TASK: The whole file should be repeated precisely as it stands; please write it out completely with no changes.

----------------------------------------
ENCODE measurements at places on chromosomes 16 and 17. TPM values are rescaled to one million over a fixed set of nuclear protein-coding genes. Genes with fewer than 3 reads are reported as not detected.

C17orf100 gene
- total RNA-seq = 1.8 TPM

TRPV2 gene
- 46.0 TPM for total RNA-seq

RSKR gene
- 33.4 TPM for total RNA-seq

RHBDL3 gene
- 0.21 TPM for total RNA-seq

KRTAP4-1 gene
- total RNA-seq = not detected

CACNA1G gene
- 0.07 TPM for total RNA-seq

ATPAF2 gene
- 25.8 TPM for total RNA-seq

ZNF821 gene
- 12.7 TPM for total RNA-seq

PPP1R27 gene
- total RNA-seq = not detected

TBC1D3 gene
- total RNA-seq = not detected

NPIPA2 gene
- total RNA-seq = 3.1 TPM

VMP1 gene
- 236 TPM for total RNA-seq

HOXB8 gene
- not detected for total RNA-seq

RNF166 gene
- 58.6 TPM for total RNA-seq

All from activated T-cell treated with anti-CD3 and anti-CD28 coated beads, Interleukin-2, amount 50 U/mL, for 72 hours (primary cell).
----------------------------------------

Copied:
ENCODE measurements at places on chromosomes 16 and 17. TPM values are rescaled to one million over a fixed set of nuclear protein-coding genes. Genes with fewer than 3 reads are reported as not detected.

C17orf100 gene
- total RNA-seq = 1.8 TPM

TRPV2 gene
- 46.0 TPM for total RNA-seq

RSKR gene
- 33.4 TPM for total RNA-seq

RHBDL3 gene
- 0.21 TPM for total RNA-seq

KRTAP4-1 gene
- total RNA-seq = not detected

CACNA1G gene
- 0.07 TPM for total RNA-seq

ATPAF2 gene
- 25.8 TPM for total RNA-seq

ZNF821 gene
- 12.7 TPM for total RNA-seq

PPP1R27 gene
- total RNA-seq = not detected

TBC1D3 gene
- total RNA-seq = not detected

NPIPA2 gene
- total RNA-seq = 3.1 TPM

VMP1 gene
- 236 TPM for total RNA-seq

HOXB8 gene
- not detected for total RNA-seq

RNF166 gene
- 58.6 TPM for total RNA-seq

All from activated T-cell treated with anti-CD3 and anti-CD28 coated beads, Interleukin-2, amount 50 U/mL, for 72 hours (primary cell).